The art of sailing in rough financial waters
Posted January 8, 2009on:
Yesterday, I was talking to a young man who apologized for his loss of confidence. He has had the spectacular privilege of being shipwrecked not once, but twice, in the grand drama of the 2008 financial crisis in the UK.
“Of course your confidence has been knocked”, I replied. “But you’ve lost confidence in the world rather than yourself. You just don’t get that yet.”
The earth is moving under our feet and I am seasick
The first time I went on a cross-Channel ferry, I found myself suddenly feeling immensely ill, almost as if I had woken up in the middle of the night with food poisoning. I was wide awake though. I sat down abruptly, quite alarmed by the sensation of being critically ill. Fortunately, my companions were experienced sailors and they realized the cause of my distress. “We’re moving”, they said, very gently. I would have worked it out eventually, but their kind words saved me from several minutes of worrying and the magnification of my physical discomfort.
I still get seasick, though I pride myself on my ability to puke neatly, to lie down quietly, and to take the discomfort without disturbing the rest of the party. Yachting in the Caribbean last year, I resolved this has simply got to stop. If I want to go on boats, and enjoy swimming in a warm sea, I have to learn to cope with ‘the earth moving under my feet’.
The unknown and the unknowable
I would rather not be made redundant of course, and I would rather this had not happened to my young friend and many of his friends. But it will happen. To many of us.
We have no way of knowing how long the recession will last. This recession fits into the category of unknowable rather than unknown. I learn all about it that I can. I am collecting good explanations on the page Financial Crisis Visually.
But it is not knowable. Not even the experts know what is happening, or how long it will last.
So how do I cope with this ‘unknowableness’ and the equivalent feeling of being very seasick?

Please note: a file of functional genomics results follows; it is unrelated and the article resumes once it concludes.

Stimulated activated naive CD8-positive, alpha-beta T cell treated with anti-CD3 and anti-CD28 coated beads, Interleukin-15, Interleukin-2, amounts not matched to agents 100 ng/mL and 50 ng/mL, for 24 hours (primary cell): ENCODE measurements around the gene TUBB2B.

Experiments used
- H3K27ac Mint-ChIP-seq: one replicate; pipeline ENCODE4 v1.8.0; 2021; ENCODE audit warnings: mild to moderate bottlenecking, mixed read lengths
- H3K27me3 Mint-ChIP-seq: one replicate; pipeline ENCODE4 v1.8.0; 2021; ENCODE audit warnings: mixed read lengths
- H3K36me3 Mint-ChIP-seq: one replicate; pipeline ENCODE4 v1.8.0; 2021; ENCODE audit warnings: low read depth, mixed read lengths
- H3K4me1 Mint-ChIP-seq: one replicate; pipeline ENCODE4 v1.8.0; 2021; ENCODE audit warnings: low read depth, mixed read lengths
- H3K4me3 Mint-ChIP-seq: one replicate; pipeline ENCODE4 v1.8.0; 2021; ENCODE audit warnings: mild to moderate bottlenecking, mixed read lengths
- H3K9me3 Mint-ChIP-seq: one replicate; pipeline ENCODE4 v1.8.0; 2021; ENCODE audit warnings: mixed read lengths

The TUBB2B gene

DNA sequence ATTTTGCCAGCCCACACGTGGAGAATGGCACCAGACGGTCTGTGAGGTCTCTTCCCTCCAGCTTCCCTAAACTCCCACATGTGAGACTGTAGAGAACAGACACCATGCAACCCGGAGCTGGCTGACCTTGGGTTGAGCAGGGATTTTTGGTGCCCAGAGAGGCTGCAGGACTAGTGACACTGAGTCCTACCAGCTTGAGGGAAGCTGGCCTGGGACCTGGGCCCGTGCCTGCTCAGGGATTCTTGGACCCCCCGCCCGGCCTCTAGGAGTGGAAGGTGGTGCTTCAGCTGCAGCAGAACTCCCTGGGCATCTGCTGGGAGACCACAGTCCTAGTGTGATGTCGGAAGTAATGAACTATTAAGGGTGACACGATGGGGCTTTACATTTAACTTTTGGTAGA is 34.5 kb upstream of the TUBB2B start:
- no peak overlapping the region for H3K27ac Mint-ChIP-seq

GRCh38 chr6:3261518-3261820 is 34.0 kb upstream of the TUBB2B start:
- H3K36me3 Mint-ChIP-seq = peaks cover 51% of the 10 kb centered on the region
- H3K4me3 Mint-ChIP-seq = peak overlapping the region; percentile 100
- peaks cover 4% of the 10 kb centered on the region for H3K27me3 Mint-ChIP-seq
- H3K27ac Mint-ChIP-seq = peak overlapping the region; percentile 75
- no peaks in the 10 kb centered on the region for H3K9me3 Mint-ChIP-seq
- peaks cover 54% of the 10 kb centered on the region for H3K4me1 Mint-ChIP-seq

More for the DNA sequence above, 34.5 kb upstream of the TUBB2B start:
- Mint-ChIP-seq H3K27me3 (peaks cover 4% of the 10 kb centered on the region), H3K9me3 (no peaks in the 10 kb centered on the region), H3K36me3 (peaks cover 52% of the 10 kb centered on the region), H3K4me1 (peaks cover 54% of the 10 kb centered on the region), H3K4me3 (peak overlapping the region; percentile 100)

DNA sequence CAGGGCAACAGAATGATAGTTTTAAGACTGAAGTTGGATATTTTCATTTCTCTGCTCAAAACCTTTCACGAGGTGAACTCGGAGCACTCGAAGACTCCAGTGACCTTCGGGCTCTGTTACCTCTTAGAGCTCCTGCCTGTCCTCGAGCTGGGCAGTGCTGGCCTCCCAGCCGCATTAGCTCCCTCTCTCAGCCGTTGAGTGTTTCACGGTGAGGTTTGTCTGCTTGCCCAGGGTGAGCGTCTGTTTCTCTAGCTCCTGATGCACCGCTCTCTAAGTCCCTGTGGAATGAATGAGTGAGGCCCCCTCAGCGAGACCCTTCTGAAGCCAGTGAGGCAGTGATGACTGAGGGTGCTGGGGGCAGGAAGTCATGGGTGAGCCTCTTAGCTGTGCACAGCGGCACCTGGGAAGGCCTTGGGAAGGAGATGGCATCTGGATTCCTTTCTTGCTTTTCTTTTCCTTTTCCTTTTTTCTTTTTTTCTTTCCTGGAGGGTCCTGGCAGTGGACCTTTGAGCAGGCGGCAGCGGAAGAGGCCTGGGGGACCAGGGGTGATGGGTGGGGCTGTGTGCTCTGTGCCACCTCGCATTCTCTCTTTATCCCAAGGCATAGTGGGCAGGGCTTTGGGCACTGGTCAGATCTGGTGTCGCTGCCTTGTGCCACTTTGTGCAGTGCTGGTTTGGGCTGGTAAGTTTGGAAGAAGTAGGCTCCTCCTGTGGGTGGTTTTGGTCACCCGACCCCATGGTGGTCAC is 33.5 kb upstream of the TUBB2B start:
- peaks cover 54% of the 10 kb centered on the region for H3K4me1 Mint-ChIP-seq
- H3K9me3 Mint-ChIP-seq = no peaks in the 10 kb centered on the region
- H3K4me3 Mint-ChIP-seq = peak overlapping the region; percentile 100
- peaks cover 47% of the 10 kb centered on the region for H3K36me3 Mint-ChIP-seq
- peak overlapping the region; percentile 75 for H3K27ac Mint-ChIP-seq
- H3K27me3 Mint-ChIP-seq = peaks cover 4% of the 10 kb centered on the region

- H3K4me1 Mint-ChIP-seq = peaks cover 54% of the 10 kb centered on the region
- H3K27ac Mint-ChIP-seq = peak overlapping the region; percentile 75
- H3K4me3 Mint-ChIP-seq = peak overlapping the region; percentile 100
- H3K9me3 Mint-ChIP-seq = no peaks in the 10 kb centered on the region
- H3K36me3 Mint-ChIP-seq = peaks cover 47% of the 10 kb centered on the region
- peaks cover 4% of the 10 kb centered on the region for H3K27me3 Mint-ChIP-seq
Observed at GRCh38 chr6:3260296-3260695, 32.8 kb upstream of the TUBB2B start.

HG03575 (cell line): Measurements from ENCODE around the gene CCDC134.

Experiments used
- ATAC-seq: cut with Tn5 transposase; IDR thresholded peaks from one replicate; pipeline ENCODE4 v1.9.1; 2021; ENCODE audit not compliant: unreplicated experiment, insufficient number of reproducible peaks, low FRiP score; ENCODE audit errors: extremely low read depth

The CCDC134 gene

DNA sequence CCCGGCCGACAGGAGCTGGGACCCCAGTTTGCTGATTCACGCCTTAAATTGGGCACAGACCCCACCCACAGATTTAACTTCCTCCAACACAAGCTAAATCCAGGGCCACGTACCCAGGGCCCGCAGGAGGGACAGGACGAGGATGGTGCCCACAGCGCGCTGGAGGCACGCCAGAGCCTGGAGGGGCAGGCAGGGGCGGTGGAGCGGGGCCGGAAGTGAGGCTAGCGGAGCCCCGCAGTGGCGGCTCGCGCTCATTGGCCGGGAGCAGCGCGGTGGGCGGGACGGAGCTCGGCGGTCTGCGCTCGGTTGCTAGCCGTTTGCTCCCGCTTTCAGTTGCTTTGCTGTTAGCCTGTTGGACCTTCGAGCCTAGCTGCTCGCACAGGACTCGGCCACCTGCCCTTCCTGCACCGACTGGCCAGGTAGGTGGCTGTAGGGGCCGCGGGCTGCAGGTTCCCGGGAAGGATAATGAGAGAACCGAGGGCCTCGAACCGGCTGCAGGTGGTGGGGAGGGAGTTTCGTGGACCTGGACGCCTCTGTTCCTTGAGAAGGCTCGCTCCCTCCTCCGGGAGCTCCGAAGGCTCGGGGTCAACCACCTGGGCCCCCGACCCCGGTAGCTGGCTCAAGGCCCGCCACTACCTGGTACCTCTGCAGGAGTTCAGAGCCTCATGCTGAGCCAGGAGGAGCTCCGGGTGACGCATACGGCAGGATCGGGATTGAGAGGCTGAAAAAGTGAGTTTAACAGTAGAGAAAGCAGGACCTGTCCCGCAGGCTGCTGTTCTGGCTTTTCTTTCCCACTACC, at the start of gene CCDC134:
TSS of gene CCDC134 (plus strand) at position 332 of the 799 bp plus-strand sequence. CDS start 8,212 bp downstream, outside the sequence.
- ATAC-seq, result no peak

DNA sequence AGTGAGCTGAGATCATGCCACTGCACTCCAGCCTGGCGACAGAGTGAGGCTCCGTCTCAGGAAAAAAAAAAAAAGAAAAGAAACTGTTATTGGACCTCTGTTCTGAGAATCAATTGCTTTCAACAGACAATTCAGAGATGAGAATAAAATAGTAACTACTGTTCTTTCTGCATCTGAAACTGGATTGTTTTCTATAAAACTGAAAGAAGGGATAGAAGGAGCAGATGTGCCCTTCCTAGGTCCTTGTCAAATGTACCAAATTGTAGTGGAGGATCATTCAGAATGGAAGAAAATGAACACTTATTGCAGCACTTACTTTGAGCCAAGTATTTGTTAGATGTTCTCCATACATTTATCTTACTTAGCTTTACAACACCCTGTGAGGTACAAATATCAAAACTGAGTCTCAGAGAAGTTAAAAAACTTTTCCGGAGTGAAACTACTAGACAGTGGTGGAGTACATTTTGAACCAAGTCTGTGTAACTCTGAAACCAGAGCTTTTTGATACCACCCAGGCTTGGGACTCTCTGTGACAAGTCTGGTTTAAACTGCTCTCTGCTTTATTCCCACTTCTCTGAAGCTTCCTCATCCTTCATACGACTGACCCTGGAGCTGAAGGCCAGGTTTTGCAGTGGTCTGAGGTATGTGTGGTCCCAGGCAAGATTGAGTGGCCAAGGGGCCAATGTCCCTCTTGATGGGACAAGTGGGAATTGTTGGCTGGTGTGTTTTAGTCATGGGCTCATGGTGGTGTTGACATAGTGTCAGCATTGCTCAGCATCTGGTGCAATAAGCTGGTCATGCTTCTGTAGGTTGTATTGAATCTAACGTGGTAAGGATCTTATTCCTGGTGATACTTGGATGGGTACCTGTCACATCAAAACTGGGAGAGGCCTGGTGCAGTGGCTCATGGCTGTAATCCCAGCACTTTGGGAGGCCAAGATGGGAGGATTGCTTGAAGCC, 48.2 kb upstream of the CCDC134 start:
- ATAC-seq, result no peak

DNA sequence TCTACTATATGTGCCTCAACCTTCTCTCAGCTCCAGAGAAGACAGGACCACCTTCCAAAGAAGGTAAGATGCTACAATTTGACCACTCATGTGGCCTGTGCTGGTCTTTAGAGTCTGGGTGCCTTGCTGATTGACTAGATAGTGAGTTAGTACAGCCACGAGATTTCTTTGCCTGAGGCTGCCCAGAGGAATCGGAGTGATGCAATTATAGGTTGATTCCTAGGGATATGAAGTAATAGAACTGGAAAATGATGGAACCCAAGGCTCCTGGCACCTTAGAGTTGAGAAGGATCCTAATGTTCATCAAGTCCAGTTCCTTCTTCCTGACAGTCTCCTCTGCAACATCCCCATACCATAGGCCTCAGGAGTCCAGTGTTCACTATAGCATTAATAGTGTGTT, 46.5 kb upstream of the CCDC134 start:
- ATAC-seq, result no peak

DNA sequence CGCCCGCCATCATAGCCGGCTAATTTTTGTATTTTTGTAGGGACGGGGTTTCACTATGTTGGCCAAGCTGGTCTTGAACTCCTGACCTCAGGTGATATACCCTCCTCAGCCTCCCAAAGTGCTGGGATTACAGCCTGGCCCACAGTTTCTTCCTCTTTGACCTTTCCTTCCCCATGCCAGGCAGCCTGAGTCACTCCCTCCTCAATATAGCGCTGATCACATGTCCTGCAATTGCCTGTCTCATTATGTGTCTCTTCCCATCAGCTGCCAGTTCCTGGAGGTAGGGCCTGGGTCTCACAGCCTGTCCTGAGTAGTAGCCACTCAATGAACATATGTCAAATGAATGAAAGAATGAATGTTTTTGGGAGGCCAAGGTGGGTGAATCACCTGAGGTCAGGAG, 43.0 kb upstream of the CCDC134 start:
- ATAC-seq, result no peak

I need to plan for the very short term and keep lots in reserve.
- What can I get done right now, today?
- What are the wide range of choices of things I might do tomorrow?
If I can keep those two in balance, I’ll do OK.
A practical plan
- I need to spend some time every evening going over what I achieved each day, and adding it to my resume.
- I need to be on top of my finances, to the last penny, and know exactly what I’ve spent and what I owe. I also need to collect what is owing to me, promptly.
- Then I need to list all my opportunities in a file or a loose leaf binder.
- My fourth evening task is to pick out what I must do and will finish on the morrow. I want achievements in-hand and on my resume.
- Lastly, I leave plenty of time for the unusual and the unexpected. About 80%. That’s what’s needed in uncertain times.
It’s OK for me
Yes, I know. When we are facing a crisis, all of this feels like busy work. We just want it done. We want it over. Look at my posts from yesterday and last week. I was in a blue funk myself.
But if you are in a ship wreck, the last thing you do is start swimming madly hoping to chance on another boat. You must get clear of the boat that is sinking, but it’s best to get in a lifeboat with as much food, water and safety equipment that you can.
You can bring the sense of panic, or sea-sickness, down by sitting down every evening and doing the exercise I listed.
And if you miss a night, don’t beat yourself up. This is not a religious ritual. It is a process which helps you get the results you want. Get back to it the next day.
And let’s do it together
Let me know how to improve the advice. When all is said and done, we are in the same boat, on stormy seas.
Plan for the near term, finish today what can be done today, put it on your resume, and keep lots in reserve.
See you on the beach!
UPDATE: For an HR Managers perspective on the Recession, I have written a summary on a new post.